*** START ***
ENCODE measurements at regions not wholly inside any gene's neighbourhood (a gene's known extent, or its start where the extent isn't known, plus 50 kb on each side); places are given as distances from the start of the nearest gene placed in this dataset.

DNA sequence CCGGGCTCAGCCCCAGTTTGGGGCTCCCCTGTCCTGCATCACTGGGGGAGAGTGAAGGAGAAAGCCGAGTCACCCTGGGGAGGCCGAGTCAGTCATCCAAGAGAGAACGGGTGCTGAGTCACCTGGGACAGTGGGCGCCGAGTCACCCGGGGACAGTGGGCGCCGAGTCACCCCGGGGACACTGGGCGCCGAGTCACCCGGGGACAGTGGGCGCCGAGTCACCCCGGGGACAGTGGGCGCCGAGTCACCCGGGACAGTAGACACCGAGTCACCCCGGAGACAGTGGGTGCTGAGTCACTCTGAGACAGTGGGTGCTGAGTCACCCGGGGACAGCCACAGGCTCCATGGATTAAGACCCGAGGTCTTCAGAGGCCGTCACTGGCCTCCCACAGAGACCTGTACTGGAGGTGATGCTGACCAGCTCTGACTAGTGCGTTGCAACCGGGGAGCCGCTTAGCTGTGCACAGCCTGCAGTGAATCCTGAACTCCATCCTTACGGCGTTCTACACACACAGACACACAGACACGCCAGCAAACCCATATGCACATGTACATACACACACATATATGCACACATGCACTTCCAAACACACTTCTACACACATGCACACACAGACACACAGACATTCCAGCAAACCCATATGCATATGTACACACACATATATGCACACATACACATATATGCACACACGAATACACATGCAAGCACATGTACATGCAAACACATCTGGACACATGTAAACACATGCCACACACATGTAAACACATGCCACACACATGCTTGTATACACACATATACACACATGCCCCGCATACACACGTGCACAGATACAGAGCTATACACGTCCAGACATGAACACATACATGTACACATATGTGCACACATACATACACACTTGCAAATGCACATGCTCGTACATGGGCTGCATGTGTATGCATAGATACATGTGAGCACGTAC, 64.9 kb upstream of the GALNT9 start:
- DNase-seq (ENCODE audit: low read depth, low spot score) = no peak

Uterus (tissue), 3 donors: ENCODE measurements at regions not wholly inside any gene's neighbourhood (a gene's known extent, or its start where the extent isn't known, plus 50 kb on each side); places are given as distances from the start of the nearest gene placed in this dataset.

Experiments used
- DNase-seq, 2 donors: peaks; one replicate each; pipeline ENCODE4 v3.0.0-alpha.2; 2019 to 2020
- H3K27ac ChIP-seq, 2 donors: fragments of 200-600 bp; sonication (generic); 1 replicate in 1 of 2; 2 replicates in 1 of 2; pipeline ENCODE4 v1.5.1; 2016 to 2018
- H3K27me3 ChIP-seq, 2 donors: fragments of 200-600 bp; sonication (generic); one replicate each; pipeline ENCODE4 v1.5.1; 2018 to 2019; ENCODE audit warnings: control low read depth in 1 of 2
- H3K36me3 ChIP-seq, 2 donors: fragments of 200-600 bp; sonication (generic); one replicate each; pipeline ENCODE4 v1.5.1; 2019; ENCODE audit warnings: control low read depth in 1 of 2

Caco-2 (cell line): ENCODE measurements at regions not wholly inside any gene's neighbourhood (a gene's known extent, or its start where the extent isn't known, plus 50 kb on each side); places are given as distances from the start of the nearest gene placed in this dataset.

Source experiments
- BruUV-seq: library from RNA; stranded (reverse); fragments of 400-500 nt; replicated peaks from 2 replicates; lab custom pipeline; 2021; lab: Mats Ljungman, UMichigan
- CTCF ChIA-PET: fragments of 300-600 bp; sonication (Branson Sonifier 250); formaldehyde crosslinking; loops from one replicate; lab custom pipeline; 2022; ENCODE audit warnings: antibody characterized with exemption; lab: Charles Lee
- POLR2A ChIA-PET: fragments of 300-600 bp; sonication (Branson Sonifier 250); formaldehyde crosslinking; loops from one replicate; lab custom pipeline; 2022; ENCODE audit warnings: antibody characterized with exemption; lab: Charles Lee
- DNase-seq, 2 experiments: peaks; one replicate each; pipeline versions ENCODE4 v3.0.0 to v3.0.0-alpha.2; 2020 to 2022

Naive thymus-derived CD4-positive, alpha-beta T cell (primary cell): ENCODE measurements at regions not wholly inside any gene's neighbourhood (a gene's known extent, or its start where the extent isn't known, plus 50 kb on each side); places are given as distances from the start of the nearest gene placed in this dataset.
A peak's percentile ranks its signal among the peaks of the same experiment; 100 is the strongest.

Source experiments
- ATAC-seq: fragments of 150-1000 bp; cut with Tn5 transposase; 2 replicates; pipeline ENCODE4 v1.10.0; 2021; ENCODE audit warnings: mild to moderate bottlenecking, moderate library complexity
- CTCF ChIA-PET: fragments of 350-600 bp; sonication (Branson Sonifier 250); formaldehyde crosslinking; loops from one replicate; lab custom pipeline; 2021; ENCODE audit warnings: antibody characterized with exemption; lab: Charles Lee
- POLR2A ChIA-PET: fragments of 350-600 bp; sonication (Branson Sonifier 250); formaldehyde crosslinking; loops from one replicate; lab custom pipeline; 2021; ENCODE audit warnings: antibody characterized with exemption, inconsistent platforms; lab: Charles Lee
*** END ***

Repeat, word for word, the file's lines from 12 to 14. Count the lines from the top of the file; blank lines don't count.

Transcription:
- BruUV-seq: library from RNA; stranded (reverse); fragments of 400-500 nt; replicated peaks from 2 replicates; lab custom pipeline; 2021; lab: Mats Ljungman, UMichigan
- CTCF ChIA-PET: fragments of 300-600 bp; sonication (Branson Sonifier 250); formaldehyde crosslinking; loops from one replicate; lab custom pipeline; 2022; ENCODE audit warnings: antibody characterized with exemption; lab: Charles Lee
- POLR2A ChIA-PET: fragments of 300-600 bp; sonication (Branson Sonifier 250); formaldehyde crosslinking; loops from one replicate; lab custom pipeline; 2022; ENCODE audit warnings: antibody characterized with exemption; lab: Charles Lee